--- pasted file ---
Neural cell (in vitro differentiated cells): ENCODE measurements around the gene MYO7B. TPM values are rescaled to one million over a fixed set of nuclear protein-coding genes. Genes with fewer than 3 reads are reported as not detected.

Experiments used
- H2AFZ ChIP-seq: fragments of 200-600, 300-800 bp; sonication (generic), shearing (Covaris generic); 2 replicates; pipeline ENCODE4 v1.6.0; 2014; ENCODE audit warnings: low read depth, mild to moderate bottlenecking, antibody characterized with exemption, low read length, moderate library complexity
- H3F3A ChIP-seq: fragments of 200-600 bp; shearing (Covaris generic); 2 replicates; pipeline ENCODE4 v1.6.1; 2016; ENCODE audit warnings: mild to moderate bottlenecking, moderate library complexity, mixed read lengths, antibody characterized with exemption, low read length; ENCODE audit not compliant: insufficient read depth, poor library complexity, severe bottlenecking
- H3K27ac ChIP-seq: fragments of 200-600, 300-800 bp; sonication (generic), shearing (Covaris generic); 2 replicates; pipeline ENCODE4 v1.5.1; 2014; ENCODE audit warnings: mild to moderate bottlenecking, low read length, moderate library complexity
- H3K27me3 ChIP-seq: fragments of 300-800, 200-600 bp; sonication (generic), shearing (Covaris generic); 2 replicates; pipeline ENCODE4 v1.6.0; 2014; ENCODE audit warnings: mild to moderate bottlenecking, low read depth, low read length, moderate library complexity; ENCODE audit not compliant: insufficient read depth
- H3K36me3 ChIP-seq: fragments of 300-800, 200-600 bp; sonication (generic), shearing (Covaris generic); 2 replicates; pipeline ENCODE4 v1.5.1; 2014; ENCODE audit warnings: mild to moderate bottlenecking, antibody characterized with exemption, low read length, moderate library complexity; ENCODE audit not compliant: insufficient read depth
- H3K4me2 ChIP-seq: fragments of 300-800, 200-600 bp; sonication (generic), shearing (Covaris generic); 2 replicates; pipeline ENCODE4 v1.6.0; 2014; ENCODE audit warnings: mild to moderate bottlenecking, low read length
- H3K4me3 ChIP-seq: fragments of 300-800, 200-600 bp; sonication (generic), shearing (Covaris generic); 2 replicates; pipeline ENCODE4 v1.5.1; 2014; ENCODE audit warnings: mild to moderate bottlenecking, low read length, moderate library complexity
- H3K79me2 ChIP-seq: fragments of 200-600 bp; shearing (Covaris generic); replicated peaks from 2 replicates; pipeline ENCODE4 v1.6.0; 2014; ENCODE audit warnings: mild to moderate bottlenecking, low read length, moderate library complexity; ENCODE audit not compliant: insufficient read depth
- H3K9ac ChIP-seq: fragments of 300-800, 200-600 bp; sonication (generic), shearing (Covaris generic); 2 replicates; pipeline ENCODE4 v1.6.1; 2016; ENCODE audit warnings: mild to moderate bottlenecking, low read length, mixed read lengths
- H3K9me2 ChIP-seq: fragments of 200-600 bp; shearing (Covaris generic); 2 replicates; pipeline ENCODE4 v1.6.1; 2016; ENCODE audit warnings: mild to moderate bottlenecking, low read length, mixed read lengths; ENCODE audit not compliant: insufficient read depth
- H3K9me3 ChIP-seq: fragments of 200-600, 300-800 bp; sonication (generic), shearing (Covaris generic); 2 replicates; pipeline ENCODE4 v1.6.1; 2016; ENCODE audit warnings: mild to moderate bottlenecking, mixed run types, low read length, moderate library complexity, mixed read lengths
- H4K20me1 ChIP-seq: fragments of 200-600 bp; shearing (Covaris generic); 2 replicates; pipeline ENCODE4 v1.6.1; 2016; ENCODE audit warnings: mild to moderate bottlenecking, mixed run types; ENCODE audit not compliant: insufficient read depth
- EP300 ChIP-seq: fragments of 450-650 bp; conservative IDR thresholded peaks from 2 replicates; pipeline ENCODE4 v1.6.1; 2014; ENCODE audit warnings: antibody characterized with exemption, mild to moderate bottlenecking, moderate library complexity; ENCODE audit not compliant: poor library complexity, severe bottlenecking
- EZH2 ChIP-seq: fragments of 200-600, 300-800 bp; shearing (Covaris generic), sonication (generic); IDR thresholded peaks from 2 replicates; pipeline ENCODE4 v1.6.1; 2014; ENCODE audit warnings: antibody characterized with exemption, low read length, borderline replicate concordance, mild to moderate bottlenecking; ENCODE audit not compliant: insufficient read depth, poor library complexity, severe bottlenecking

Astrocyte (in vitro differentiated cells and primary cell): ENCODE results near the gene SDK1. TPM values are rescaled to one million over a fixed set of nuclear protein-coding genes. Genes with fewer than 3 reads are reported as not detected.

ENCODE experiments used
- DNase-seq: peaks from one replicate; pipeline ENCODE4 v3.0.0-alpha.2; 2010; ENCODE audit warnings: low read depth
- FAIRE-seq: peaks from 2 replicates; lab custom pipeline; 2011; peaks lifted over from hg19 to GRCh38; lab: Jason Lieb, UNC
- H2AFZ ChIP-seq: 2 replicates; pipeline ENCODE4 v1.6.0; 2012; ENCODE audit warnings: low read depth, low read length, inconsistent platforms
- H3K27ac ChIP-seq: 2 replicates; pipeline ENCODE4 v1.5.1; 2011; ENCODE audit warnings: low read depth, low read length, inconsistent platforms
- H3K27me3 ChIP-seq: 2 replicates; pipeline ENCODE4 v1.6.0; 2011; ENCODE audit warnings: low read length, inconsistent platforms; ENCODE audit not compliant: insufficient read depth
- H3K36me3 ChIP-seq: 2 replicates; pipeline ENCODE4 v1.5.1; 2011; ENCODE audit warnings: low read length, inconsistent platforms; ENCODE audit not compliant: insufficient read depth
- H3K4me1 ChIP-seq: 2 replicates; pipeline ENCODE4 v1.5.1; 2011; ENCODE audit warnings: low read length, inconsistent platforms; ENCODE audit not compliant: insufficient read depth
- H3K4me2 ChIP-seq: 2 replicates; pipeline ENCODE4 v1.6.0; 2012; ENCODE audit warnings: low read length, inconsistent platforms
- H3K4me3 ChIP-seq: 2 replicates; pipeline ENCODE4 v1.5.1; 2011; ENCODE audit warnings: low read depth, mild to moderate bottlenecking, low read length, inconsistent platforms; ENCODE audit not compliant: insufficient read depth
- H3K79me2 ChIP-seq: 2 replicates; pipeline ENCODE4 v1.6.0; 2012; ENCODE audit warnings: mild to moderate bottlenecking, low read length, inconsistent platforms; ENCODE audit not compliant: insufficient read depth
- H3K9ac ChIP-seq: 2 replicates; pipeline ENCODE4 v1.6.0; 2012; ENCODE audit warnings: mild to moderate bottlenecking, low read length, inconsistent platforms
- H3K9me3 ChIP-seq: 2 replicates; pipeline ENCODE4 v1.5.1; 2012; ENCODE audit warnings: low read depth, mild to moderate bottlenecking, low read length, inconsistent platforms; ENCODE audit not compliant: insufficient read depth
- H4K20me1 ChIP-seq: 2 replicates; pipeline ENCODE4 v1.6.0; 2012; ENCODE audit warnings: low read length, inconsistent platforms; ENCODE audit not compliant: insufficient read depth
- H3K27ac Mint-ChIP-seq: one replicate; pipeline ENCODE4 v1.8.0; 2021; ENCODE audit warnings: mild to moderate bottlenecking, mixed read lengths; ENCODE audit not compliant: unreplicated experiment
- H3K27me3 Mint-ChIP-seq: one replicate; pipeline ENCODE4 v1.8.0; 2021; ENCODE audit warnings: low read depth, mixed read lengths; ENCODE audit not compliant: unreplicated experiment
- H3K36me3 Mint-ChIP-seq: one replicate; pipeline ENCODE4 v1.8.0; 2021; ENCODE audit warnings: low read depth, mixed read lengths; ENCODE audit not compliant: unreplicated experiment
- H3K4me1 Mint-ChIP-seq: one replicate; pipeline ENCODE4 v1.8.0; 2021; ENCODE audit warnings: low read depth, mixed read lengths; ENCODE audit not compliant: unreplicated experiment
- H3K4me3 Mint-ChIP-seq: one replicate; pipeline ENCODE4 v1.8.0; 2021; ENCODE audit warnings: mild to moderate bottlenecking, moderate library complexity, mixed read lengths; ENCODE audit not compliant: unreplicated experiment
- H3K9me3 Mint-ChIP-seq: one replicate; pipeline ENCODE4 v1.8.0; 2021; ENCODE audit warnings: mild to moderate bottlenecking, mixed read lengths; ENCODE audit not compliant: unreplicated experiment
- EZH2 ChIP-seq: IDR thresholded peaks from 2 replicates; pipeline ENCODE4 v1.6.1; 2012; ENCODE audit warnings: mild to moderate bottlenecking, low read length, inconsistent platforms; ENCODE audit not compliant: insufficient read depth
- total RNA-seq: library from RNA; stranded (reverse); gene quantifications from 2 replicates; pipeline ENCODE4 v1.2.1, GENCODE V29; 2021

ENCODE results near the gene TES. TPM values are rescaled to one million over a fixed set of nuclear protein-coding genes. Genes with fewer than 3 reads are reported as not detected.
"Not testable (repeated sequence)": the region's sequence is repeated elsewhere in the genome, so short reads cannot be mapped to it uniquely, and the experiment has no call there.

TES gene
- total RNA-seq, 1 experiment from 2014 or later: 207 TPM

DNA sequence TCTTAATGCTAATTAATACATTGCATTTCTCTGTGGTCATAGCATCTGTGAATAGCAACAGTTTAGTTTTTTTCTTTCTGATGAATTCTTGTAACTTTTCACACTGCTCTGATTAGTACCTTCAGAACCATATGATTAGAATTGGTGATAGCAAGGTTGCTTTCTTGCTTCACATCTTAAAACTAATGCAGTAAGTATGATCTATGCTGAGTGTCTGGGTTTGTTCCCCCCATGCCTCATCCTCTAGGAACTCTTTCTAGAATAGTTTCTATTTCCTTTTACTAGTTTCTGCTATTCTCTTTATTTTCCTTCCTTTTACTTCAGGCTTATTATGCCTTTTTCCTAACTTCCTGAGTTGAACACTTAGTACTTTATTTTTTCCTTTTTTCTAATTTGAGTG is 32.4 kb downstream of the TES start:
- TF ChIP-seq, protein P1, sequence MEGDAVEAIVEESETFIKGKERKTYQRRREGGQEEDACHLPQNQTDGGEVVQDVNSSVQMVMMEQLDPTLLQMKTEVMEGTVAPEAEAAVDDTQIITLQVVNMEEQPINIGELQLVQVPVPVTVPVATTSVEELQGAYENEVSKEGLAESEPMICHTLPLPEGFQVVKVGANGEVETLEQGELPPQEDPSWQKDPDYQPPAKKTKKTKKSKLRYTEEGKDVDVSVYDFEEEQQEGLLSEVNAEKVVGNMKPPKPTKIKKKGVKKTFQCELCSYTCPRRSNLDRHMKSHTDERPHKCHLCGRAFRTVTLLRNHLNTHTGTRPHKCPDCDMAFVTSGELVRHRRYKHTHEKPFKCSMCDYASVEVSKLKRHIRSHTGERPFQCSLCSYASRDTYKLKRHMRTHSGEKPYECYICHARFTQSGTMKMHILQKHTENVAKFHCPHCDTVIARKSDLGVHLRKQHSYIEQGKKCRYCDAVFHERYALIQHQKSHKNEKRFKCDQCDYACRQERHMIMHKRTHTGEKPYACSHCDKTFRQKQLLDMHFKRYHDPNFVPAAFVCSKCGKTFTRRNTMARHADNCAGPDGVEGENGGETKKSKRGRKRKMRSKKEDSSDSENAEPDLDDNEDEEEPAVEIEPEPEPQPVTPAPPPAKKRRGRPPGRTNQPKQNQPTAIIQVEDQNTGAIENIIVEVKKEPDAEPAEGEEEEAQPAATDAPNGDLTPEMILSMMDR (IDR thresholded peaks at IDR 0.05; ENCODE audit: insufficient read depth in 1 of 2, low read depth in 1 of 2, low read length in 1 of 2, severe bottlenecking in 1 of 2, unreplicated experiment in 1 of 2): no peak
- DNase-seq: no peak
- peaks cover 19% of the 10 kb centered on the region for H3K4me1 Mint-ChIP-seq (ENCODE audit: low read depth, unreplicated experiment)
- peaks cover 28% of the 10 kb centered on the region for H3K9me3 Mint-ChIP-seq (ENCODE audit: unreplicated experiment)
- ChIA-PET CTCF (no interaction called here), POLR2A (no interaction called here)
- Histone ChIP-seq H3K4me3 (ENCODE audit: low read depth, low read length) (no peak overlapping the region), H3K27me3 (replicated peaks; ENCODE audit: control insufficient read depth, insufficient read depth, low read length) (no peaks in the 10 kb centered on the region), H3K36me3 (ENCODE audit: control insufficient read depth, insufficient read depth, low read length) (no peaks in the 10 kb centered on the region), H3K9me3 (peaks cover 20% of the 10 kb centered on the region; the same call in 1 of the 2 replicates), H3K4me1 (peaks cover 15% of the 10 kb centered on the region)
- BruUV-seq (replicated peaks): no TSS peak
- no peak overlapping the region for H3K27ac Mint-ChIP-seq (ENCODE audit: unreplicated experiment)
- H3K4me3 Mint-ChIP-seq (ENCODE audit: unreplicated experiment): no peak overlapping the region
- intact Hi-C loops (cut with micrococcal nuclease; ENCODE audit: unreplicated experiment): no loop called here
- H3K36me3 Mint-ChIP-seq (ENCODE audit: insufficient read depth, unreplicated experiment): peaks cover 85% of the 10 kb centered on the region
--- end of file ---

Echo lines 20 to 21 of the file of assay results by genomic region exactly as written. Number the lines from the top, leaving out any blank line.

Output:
- FAIRE-seq: peaks from 2 replicates; lab custom pipeline; 2011; peaks lifted over from hg19 to GRCh38; lab: Jason Lieb, UNC
- H2AFZ ChIP-seq: 2 replicates; pipeline ENCODE4 v1.6.0; 2012; ENCODE audit warnings: low read depth, low read length, inconsistent platforms